Man Says Cablevision Made Him a Hotspot

     (CN) – Cablevision’s decision to create a public Wi-Fi network using customers’ wireless routers rather than creating its own infrastructure violates the Computer Fraud and Abuse Act, a class action claims.
     In a complaint filed July 16, lead plaintiff Paul Jensen claims Cablevision’s cost-saving strategy amounts to unlawful trespass and unjust enrichment.
     Jensen says Cablevision decided to turn its millions of residential customers into Wi-Fi hotspots, in an effort to compete with cellular providers such as AT&T and Verizon who provide consumers with Wi-Fi service via a massive infrastructure of cellular towers across the country.
     According to the complaint, Cablevision decided to use the wireless networks its customers have in their homes as a way to create a public wireless network – Optimum Wi-Fi Hotspot – in order to avoid paying for the cellular infrastructure it would need to compete in a market that seems to have an voracious demand.
     Consequently, unsuspecting customers who used Cablevision as their internet service provider now had “outsiders” piggybacking off their home Wi-Fi networks once individuals were within the range of the signal emanating from their home.
     Jensen contends that Cablevision never asked for his consent to use his home network to create a Wi-Fi hotspot. Jensen also points out that Cablevision’s customer contract never mentions the existence of the secondary network they are providing to the public when they leased a router to him.
     Not only did Cablevision act without his authorization, Jenson further asserts the company’s actions have compromised his internet speed, put him at greater security risk and increased his electricity costs.
     “Engineers at Speedify, a technology company offering services to increase customers’ Internet connection speeds, have run tests on routers supplied to residential customers, which broadcast secondary Wi-Fi networks – exactly like those Cablevision supplies to its customers to establish its Optimum Wi-Fi Hotspots,” the complaint says. “The purpose of the tests was to determine whether such equipment used more electricity than comparable equipment that was not emitting a second Wi-Fi network.
     “The test established that such devices do use more electricity than routers that only emit one Wi-Fi network, even if no one ever connects to the second Wi-Fi network, and thus the engineers concluded that companies engaging in such practices externalize millions of dollars in costs onto their unsuspecting customers in order to establish these Wi-Fi networks,” the complaint continues.
     It goes on to allege that the unsuspecting customers’ home Wi-Fi network is slowed down due to the limited bandwidth. The residential customer unknowingly have an increase in traffic that they are not able to control. This affects their own connectivity since “guests” are piggybacking on the internet access they are billed for each month, the complaint says.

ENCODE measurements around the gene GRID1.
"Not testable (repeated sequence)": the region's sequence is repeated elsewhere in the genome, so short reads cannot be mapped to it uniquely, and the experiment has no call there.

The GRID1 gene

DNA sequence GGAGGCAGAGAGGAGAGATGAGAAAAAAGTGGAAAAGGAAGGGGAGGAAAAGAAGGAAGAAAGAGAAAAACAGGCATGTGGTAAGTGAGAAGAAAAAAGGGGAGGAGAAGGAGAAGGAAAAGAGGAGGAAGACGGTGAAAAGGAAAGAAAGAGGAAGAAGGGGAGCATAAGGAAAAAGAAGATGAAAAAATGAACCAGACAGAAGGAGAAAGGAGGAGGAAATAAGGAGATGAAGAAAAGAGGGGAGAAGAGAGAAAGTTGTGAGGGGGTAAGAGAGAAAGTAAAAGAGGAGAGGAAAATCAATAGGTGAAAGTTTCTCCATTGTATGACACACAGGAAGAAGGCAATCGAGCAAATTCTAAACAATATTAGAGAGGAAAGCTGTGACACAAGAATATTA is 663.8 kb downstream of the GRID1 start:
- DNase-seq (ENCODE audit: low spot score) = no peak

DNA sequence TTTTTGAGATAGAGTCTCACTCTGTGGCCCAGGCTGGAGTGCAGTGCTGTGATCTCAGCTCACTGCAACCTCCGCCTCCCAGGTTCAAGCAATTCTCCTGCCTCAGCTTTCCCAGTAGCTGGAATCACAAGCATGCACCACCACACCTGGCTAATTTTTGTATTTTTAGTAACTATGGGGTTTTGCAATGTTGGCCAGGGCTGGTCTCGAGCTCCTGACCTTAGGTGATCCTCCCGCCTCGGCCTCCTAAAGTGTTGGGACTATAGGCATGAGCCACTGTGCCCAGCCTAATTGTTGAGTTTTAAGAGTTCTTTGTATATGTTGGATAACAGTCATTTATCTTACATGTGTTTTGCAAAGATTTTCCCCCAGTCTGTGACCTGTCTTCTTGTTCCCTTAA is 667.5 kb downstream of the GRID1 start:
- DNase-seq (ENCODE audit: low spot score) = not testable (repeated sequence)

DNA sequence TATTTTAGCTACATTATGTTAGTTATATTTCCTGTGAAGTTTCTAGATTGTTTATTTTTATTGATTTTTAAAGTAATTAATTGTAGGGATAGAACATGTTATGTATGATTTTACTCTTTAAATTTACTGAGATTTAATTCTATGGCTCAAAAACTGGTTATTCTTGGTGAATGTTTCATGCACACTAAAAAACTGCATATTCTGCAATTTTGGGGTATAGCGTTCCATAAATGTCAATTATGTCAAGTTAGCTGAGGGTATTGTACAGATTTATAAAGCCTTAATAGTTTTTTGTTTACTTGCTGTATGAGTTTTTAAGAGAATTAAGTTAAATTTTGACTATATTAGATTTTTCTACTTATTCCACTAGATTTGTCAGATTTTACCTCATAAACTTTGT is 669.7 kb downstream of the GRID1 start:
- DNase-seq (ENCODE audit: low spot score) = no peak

This increased traffic also heightens the residential customer’s security risk since strangers are connecting to the internet through the same wireless router, Jensen says.
     He says when he called Cablevision to request that they remedy the situation, he was told that the wireless router he paid Cablevision to use could not have the Optimum Wi-Fi Hotspot feature turned off.
     “Cablevision configures the routers it leases to consumers so that the Optimum Wi-Fi Hotspot cannot be disabled. Thus, consumers wishing to opt out of broadcasting a secondary Wi-Fi network from their homes are left with no recourse other than to buy an entirely new wireless router, costing anywhere from $50 to $200.” the complaint says.
     Jensen seeks restitution, unspecified compensatory and statutory damages, and injunctive relief on claims of a violation of the Computer Fraud and Abuse Act, trespass to chattels, unjust enrichment, state law claims.
     He is represented by Hank Bates, of Carney, Bates & Pulliam LLC in Little Rock Ark., Brian Ku of Ku & Mussman PA, of Miami Lakes, Fla., and Gillian Wade, of Milstein Adelman LLP, of Santa Monica, Calif.
     Cablevision spokeswoman Janet Meahan called the lawsuit “frivolous.”     
     “Our customers love having access to Optimum WiFi both in and out of the home, and this frivolous lawsuit appears to be the result of plaintiffs’ attorneys looking for something to do,” Meahan told Courthouse News. “For more than 40 years, privacy and security have been of paramount importance to Cablevision, and all Optimum WiFi access points provide both convenient and secure wireless broadband connections for our customers.”

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